Losses shrink at Ryanair due to cutbacks
Irish budget airline Ryanair has today posted a €10.9 million (£9.4 million) loss for the October to December quarter.
However, the loss for Europe’s largest no-frills airline was much less than the €101.5 million deficit it posted for the same period a year earlier – when fuel costs were sky-high.
The group said the result had been boosted by a 37% drop in fuel costs, as well as “deep cuts” in loss-making winter capacity.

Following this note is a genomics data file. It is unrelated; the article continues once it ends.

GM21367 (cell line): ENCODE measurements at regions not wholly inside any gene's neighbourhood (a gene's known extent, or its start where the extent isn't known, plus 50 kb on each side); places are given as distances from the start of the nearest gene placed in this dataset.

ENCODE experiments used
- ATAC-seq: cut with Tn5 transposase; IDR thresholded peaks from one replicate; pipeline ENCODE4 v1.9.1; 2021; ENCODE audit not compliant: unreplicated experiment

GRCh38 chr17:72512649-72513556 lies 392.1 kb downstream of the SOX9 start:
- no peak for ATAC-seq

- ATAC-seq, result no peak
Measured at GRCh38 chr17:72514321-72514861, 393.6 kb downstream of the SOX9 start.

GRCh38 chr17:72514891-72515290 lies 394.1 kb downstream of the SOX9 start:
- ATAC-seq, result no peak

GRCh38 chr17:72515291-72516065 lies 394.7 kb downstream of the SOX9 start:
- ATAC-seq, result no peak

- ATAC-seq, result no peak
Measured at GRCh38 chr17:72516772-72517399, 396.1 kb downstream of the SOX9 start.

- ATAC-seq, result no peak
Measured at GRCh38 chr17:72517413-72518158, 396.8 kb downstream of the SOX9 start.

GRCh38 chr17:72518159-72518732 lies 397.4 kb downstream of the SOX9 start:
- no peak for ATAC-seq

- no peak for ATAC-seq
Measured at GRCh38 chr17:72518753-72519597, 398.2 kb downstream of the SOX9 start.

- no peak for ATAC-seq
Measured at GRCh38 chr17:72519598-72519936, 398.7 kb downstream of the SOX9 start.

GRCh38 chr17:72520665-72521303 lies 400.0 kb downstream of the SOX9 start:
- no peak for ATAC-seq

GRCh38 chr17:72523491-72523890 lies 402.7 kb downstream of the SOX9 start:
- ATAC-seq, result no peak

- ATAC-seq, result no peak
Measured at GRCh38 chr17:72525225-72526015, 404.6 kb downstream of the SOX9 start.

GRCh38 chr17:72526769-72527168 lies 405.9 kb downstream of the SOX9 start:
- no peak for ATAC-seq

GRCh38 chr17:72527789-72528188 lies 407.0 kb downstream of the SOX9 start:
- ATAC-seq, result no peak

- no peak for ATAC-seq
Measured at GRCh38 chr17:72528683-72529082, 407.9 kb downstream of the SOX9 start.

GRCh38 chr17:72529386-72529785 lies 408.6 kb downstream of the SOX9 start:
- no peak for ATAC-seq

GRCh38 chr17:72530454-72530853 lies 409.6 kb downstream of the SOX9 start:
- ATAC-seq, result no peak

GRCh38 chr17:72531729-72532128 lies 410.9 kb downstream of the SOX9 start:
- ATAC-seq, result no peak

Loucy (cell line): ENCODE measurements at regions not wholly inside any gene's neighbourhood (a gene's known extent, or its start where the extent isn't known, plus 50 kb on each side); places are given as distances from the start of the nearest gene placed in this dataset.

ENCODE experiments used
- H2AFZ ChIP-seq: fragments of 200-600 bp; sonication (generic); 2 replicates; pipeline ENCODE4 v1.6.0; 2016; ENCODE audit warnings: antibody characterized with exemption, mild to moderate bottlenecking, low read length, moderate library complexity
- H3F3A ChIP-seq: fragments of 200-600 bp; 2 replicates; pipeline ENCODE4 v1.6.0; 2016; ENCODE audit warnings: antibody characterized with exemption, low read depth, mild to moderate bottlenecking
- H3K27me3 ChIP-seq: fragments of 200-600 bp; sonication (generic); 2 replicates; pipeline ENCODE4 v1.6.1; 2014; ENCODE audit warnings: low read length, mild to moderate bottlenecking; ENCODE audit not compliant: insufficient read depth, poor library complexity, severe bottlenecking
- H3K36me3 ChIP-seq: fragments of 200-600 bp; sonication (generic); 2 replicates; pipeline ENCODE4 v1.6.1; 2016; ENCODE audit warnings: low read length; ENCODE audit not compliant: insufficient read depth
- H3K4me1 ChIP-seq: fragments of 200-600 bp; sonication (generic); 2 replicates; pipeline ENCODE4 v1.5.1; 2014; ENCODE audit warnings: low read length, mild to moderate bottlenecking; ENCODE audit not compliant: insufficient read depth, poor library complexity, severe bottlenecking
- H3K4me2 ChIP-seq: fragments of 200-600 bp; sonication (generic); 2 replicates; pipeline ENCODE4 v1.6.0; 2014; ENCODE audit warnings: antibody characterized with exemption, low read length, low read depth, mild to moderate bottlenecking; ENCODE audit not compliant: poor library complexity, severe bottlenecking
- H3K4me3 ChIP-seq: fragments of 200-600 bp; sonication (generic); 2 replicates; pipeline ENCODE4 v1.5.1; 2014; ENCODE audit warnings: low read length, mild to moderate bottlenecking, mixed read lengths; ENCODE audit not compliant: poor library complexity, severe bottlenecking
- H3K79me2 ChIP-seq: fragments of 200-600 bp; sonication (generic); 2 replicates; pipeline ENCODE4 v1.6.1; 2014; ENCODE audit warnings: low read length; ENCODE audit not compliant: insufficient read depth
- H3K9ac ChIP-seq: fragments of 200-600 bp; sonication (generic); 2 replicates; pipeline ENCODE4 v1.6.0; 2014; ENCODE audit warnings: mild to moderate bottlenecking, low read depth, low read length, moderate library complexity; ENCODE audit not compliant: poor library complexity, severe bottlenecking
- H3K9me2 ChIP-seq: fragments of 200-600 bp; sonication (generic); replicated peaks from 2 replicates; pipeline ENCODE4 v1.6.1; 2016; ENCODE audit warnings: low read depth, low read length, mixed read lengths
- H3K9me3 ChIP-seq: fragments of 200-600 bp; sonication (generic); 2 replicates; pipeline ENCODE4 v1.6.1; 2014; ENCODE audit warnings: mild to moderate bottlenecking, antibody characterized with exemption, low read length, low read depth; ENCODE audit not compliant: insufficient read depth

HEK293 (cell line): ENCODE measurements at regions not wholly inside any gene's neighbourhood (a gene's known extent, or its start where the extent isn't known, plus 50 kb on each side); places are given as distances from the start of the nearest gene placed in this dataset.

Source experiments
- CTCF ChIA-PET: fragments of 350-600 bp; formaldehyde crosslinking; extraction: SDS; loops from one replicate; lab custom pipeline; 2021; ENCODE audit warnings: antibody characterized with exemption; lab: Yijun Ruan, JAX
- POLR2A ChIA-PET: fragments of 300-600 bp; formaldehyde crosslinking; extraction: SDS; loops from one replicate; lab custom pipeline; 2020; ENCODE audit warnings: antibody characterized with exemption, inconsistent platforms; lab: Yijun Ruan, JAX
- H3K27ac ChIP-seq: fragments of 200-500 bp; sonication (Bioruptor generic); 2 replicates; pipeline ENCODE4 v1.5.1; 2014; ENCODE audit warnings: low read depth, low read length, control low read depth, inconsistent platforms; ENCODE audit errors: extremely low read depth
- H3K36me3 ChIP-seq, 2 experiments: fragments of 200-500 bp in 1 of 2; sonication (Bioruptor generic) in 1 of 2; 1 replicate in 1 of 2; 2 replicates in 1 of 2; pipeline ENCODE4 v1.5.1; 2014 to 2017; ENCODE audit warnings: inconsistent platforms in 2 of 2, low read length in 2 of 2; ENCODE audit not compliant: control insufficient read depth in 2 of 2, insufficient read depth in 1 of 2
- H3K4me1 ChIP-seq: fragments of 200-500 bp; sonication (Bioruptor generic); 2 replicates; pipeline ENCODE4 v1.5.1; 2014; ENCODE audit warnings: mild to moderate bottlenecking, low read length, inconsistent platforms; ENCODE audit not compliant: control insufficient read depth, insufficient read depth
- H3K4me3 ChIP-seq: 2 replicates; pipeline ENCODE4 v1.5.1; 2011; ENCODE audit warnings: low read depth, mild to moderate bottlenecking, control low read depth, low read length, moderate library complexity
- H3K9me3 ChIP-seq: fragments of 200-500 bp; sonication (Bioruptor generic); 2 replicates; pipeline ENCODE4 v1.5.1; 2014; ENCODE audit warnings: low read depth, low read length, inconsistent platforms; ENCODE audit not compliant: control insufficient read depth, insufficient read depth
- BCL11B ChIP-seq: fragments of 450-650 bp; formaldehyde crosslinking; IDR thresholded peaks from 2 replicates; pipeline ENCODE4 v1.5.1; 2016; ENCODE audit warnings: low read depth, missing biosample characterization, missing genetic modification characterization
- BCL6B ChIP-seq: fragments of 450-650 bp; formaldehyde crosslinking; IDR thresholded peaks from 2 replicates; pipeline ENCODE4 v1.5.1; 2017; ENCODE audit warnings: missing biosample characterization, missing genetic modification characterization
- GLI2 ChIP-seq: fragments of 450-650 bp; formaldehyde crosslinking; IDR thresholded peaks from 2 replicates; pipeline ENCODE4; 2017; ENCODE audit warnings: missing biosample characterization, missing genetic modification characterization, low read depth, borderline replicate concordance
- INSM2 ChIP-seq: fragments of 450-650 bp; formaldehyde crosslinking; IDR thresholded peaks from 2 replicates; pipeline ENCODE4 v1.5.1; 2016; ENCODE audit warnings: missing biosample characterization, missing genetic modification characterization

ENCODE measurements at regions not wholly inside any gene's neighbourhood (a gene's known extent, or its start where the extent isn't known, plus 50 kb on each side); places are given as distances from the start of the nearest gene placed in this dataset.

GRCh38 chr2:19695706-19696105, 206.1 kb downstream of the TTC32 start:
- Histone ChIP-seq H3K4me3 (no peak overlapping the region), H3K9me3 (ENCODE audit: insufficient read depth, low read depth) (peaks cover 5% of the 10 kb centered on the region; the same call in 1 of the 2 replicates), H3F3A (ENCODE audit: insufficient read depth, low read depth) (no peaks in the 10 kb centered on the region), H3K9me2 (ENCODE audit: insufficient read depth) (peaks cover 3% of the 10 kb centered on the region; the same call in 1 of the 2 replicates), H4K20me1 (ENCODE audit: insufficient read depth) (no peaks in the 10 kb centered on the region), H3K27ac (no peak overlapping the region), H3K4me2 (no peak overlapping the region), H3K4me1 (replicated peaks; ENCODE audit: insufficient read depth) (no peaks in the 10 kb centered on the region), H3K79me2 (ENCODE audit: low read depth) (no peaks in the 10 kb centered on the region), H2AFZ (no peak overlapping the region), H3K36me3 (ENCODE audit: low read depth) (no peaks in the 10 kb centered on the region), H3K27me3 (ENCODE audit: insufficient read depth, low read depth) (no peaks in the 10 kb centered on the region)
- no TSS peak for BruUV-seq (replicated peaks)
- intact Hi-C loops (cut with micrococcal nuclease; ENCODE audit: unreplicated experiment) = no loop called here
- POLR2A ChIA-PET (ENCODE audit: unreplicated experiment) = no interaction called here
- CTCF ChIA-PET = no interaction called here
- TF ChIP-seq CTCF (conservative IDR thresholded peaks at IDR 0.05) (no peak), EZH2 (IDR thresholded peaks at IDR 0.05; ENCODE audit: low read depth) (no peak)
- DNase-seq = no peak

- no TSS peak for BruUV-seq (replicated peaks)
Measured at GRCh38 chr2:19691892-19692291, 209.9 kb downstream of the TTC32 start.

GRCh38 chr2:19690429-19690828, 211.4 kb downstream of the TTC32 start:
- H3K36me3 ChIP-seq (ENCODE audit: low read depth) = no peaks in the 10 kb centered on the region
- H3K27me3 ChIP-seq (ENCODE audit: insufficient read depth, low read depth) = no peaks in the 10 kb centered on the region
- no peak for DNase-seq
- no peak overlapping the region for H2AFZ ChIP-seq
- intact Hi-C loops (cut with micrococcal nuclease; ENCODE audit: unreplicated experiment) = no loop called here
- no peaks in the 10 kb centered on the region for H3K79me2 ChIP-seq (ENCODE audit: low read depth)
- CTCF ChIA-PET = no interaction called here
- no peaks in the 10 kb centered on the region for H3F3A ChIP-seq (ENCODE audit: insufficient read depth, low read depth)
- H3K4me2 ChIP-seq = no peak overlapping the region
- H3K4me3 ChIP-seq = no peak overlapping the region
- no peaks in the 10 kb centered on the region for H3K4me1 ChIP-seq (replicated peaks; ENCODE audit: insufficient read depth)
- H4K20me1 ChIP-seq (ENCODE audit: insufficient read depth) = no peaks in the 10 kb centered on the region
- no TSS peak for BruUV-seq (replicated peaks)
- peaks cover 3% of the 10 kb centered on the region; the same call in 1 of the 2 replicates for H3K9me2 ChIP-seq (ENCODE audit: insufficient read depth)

Ancillary revenues – for services such as checking baggage and in-flight meals grew by 6% – considerably less than the airline’s 14% rise in passenger volumes, which the airline attributed to “changes in consumer behaviour”.
Ryanair’s results come just a few days after the International Air Transport Association (IATA) said 2009 saw the biggest decline in air passenger traffic since the aftermath of World War II.
The Industry body’s chief, Giovanni Bisignani, said: “In terms of demand, 2009 goes into the history books as the worst year the industry has ever seen.”
IATA estimates that airlines collectively lost $11 billion (£6.8 billion) in 2009 and believes that airlines will suffer losses of $5.6 billion (£3.5 billion) in 2010 – an increase from the $3.8 billion it originally predicted.